It’s no secret that numbers are going to be bad in the April jobs report on Friday, which provides the first comprehensive look at the state of employment since mid-March. The surge in initial unemployment insurance claims over the past month provides an indication of just how bad it is likely to be. Consensus estimates place the April unemployment rate between 16 percent and 18 percent, up from 4.4 percent in March.
However, the figures released on Friday will not fully capture the current state of U.S. employment. The BLS Household Survey and the concepts it uses to measure unemployment were not designed to perform during a pandemic. The BLS acknowledges these limitations and recently requested five questions be added to its monthly survey to better understand the employment impact of the coronavirus pandemic. We’ll have that additional BLS data for May in early June, but in the meantime, Morning Consult got a head start on asking those same questions.
This analysis fills in some of the gaps in Friday’s jobs report. It draws on the results from the five survey questions designed by the BLS and additional supplementary questions to better understand the impact of the coronavirus pandemic on employment. The findings shed light on workers’ ability to look for work and work from home, as well as the likelihood of laid off and furloughed workers returning to work once the economy reopens. The coronavirus has not only led to massive layoffs, it is responsible for a widespread loss of income, a decrease in productivity and high levels of job instability. It has also jeopardized the long-term health of the U.S. workforce.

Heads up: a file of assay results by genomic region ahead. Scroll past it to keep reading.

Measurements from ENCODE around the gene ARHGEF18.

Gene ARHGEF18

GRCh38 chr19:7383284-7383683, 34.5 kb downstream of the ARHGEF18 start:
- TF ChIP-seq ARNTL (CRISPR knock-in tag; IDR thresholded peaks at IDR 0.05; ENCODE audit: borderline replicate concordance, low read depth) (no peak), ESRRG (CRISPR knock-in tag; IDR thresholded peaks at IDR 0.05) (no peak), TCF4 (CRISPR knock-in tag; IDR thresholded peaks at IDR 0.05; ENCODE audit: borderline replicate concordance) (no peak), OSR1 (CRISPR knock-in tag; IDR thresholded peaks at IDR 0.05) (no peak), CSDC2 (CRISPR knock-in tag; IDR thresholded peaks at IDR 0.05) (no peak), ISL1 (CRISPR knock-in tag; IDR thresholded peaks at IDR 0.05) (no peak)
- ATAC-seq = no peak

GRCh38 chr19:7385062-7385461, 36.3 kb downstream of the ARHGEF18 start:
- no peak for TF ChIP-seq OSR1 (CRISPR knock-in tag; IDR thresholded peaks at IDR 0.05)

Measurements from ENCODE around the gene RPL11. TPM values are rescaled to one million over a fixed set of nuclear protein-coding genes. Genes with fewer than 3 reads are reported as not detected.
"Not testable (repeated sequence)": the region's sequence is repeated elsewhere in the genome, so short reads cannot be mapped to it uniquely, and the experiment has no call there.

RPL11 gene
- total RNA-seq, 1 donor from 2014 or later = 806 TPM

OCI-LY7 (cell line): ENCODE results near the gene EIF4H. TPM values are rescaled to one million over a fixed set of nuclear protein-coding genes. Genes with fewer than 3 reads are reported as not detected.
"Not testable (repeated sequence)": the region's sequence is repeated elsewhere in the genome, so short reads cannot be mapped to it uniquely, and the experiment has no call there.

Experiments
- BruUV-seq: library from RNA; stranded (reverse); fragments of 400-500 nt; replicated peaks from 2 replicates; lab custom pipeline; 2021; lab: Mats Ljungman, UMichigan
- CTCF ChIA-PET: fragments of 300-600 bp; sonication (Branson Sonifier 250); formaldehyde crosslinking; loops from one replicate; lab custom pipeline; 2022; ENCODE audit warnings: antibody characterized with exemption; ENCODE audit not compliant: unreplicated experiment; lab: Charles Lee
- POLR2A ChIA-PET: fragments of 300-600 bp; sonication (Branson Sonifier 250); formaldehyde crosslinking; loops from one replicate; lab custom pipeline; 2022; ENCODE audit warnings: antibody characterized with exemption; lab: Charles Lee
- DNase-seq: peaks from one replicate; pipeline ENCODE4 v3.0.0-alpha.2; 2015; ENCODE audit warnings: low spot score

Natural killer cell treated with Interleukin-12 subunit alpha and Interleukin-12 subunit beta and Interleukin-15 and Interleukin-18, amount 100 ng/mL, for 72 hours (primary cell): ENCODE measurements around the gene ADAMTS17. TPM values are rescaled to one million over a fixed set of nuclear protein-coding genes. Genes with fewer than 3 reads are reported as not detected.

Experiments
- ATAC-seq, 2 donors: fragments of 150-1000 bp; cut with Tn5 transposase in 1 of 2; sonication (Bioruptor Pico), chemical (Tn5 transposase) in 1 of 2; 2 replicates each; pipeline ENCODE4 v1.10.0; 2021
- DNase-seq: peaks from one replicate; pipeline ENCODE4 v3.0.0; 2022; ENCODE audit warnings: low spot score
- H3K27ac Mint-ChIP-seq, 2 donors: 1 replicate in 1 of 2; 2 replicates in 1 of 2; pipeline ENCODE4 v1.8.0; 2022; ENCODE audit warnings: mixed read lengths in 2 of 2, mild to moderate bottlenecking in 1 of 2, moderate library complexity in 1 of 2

The findings in this report are based on two separate surveys. The first survey was conducted April 28-29, and the second, with the supplementary BLS questions, was conducted April 29-May 1, 2020. Both surveys relied on a representative sample of 2,200 U.S. adults, weighted to match age, gender, educational attainment, and region. Each of the surveys’ margins of error is 2 percentage points.